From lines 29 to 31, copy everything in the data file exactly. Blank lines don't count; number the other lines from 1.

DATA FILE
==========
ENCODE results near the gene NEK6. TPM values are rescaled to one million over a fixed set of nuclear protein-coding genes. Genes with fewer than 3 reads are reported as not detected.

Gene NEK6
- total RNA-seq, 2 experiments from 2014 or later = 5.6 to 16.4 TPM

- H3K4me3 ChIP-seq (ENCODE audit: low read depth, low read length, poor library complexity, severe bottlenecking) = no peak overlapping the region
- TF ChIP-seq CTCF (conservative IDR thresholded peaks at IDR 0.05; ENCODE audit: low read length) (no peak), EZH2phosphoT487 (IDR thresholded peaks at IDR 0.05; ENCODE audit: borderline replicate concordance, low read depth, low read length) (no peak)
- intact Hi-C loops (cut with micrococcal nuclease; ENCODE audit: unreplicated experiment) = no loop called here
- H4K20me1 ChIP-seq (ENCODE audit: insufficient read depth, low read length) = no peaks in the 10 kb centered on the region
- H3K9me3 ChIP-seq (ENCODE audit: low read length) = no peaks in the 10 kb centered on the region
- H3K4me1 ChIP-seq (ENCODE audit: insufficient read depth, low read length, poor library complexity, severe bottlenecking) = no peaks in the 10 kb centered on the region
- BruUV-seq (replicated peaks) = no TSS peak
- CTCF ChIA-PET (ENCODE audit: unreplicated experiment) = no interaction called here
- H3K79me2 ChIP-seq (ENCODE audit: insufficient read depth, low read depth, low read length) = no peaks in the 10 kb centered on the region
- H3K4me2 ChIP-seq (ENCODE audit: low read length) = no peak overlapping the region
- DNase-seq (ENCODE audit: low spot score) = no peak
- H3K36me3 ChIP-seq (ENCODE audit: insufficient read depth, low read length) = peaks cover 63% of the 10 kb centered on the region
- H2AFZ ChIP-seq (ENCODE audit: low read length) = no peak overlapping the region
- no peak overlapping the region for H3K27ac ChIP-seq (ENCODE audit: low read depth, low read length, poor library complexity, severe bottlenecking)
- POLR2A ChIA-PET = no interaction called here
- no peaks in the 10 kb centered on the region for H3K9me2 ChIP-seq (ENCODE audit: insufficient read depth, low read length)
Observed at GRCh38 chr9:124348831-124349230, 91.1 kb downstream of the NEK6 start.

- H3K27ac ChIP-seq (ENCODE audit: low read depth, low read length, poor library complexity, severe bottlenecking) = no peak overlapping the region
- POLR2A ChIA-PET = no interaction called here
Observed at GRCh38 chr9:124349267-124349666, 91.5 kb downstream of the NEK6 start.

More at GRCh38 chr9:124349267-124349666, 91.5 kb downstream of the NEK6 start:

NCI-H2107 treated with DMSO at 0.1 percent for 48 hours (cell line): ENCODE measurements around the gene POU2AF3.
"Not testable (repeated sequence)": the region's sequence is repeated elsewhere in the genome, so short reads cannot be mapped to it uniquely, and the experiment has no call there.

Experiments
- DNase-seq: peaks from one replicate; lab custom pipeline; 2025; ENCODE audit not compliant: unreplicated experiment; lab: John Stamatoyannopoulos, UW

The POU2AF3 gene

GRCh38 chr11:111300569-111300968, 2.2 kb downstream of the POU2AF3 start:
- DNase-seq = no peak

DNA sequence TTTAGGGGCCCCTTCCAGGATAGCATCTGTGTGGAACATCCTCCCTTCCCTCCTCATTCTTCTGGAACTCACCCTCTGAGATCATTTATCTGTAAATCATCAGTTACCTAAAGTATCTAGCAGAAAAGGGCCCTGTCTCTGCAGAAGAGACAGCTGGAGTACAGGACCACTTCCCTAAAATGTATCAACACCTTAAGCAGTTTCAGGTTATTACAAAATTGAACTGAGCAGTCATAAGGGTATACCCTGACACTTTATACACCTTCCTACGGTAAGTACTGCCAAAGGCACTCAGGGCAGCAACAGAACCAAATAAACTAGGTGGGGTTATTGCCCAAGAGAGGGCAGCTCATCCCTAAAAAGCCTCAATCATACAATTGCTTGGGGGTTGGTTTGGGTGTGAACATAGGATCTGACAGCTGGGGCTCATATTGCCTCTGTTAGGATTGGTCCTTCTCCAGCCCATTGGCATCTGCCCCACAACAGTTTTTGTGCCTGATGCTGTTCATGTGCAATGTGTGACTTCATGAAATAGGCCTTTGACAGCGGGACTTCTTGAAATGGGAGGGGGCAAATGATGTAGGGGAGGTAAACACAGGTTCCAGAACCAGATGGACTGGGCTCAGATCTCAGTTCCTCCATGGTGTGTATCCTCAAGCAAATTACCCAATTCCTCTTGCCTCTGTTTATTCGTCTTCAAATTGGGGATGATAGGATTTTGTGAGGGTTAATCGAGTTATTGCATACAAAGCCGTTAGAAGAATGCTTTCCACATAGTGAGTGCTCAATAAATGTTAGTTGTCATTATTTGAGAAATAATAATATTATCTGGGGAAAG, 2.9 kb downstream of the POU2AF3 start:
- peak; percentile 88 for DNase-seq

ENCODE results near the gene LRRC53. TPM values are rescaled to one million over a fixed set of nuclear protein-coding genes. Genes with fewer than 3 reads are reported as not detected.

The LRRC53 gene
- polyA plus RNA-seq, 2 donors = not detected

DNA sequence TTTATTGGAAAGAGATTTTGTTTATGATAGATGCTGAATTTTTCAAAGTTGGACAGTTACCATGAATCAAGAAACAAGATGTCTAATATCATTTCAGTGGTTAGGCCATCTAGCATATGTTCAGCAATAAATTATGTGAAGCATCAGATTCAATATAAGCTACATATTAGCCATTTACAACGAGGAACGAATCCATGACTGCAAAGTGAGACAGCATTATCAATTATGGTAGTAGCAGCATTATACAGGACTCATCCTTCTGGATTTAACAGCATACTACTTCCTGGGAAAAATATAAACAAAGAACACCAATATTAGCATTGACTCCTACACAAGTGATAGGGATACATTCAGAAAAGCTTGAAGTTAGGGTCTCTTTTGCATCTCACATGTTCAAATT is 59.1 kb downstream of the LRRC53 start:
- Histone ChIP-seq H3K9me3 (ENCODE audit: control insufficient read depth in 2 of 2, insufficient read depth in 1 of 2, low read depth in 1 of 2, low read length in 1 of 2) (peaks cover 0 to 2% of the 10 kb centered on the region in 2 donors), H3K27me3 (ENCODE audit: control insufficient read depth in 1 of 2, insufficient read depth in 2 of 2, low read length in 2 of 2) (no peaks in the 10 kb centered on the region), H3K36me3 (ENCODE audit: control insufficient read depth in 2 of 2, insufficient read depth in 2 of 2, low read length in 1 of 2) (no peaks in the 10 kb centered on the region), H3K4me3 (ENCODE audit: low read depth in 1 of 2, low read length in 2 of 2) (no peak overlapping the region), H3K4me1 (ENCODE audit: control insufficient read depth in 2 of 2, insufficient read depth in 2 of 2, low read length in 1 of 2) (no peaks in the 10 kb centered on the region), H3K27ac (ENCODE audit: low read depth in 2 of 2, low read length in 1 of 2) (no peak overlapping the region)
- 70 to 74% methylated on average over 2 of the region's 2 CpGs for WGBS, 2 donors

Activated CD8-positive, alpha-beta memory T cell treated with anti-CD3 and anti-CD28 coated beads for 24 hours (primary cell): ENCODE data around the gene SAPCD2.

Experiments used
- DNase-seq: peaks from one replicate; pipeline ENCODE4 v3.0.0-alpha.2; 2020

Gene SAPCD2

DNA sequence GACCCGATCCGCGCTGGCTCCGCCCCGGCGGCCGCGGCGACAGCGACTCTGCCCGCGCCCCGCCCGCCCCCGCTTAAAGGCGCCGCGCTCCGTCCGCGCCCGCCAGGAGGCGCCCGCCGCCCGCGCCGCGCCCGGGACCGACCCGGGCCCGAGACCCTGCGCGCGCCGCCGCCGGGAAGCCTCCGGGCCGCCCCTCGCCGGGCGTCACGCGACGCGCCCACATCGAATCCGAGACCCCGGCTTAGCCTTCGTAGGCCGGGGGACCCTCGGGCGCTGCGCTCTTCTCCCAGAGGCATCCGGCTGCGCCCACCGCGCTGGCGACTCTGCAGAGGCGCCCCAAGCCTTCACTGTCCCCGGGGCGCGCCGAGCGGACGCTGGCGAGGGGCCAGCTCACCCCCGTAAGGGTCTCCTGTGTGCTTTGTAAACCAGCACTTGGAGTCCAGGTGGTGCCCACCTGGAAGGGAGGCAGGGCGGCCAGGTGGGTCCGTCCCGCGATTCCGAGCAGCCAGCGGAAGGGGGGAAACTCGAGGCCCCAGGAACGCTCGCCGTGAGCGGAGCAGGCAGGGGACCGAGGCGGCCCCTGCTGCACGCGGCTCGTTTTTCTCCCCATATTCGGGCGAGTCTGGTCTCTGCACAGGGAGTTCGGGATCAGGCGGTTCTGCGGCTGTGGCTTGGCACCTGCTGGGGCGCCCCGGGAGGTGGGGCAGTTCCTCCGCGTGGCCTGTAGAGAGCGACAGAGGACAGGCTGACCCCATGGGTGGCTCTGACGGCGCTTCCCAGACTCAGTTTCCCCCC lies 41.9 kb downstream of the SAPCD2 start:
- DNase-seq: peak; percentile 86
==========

The POU2AF3 gene

GRCh38 chr11:111300569-111300968, 2.2 kb downstream of the POU2AF3 start:
- DNase-seq = no peak